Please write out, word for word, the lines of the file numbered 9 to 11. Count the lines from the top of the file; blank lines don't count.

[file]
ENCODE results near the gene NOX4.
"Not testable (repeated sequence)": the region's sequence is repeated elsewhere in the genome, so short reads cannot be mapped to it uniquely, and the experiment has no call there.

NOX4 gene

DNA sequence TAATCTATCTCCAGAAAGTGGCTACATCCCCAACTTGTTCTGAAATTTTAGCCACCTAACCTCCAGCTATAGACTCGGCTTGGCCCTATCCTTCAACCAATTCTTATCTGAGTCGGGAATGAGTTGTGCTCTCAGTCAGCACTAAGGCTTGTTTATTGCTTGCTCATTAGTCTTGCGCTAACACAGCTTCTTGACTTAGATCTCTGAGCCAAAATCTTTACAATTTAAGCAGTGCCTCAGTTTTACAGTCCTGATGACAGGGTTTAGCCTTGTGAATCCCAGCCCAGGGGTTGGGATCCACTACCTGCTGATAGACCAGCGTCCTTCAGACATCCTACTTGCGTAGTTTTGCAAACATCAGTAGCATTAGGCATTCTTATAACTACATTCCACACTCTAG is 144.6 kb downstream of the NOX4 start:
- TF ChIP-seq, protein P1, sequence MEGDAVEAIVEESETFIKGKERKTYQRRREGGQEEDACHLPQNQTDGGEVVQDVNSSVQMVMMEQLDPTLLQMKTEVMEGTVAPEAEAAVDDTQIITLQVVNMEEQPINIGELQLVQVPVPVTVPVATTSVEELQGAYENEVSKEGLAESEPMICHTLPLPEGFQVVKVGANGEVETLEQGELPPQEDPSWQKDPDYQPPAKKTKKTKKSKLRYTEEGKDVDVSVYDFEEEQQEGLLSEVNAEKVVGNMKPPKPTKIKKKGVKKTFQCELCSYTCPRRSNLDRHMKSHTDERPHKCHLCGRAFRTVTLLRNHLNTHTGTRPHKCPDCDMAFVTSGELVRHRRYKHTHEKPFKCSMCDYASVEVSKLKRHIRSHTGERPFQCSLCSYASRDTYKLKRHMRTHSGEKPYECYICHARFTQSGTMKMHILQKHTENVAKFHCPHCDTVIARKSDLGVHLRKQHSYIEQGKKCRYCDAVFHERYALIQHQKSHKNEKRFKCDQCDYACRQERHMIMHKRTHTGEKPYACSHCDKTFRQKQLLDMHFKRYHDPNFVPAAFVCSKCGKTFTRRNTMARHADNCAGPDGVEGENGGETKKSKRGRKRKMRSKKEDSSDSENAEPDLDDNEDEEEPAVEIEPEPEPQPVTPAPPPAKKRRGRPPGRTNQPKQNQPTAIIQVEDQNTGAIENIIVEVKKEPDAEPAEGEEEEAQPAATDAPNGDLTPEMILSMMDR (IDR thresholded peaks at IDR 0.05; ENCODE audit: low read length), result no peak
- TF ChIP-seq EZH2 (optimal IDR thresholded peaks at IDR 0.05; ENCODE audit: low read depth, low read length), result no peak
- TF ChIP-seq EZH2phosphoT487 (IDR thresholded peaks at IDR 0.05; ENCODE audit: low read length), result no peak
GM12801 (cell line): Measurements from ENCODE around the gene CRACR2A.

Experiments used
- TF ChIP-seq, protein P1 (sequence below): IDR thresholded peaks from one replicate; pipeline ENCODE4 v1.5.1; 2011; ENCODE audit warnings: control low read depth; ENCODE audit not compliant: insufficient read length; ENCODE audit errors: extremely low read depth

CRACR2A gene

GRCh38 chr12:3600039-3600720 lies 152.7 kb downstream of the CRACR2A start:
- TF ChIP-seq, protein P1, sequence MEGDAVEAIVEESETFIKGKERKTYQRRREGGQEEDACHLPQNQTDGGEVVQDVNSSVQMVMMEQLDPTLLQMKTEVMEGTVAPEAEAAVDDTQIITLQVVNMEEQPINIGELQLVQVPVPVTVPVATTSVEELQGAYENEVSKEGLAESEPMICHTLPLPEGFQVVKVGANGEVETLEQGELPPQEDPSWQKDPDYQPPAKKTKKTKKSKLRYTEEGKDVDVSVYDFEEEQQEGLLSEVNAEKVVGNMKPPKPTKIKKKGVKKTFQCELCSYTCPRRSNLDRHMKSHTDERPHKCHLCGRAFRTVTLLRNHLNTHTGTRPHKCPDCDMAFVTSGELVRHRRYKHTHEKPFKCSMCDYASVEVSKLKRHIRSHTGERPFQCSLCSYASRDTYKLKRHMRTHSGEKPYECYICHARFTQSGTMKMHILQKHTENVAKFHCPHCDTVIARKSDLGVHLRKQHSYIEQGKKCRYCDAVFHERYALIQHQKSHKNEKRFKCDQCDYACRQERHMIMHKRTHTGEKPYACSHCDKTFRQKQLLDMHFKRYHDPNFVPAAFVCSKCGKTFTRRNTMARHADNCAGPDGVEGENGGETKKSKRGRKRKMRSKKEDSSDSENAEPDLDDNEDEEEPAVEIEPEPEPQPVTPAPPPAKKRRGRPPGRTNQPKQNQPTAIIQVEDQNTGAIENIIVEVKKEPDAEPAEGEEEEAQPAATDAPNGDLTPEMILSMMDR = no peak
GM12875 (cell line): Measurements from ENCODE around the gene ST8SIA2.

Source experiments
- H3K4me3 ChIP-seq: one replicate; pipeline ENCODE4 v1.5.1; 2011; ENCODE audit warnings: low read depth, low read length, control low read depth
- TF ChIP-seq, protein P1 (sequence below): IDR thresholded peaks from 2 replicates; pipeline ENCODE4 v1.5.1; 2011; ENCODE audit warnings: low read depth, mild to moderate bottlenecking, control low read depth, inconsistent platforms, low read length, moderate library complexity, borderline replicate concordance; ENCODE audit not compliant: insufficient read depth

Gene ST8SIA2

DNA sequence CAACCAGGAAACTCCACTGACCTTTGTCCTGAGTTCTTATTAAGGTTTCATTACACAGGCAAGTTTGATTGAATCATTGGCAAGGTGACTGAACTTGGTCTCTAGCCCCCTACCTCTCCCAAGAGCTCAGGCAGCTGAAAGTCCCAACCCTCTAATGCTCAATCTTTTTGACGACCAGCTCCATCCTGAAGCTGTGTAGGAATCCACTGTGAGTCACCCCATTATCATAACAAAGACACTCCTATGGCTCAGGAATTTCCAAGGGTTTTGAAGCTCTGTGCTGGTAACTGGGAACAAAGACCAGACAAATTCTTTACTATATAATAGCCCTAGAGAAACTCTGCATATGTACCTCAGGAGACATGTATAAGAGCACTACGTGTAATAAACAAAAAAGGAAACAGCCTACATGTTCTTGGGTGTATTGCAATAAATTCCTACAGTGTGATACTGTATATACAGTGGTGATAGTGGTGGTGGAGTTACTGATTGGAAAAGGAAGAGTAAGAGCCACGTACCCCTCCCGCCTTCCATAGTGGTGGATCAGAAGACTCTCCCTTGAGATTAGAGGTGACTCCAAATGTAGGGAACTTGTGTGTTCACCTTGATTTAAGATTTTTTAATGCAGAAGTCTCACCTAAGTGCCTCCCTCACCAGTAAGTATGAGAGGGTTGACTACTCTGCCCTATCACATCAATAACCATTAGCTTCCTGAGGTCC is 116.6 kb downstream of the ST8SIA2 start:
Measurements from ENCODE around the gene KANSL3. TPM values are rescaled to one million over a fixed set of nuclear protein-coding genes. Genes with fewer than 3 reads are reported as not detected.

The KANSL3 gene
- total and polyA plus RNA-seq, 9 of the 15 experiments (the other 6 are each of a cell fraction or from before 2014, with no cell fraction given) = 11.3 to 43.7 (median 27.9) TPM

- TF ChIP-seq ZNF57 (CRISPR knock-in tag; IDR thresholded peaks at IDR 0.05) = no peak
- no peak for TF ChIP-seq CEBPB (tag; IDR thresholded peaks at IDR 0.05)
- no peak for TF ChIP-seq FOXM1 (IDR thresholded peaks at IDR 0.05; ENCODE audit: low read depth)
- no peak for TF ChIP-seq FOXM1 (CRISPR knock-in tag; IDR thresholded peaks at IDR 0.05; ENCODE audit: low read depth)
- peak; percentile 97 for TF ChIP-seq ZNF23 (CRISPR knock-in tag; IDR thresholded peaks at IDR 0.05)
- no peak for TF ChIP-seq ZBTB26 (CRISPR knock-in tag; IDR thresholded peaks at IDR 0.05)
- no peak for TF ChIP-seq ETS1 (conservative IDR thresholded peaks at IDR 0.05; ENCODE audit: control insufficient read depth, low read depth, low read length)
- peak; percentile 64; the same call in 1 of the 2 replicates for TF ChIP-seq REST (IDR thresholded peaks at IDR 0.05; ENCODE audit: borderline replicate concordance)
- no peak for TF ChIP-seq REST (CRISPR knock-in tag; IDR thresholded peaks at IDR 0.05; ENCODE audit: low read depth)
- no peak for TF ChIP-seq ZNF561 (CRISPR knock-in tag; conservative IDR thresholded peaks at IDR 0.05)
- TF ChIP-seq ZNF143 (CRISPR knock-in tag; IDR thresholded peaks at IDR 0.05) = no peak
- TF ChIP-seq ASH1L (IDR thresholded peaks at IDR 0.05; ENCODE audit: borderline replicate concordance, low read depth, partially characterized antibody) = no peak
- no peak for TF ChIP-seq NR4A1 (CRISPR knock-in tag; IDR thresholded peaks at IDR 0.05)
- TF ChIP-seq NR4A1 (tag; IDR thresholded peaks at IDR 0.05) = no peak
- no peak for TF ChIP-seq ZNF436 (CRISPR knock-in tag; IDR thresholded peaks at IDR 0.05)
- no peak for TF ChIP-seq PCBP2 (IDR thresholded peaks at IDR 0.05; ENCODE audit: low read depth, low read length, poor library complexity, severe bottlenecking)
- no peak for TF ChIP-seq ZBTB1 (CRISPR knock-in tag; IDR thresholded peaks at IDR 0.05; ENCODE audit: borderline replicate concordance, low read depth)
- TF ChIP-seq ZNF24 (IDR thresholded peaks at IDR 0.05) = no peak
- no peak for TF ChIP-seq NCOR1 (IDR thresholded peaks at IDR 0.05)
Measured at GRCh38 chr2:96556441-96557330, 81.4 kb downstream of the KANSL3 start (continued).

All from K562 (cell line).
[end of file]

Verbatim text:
Experiments used
- TF ChIP-seq, protein P1 (sequence below): IDR thresholded peaks from one replicate; pipeline ENCODE4 v1.5.1; 2011; ENCODE audit warnings: control low read depth; ENCODE audit not compliant: insufficient read length; ENCODE audit errors: extremely low read depth

CRACR2A gene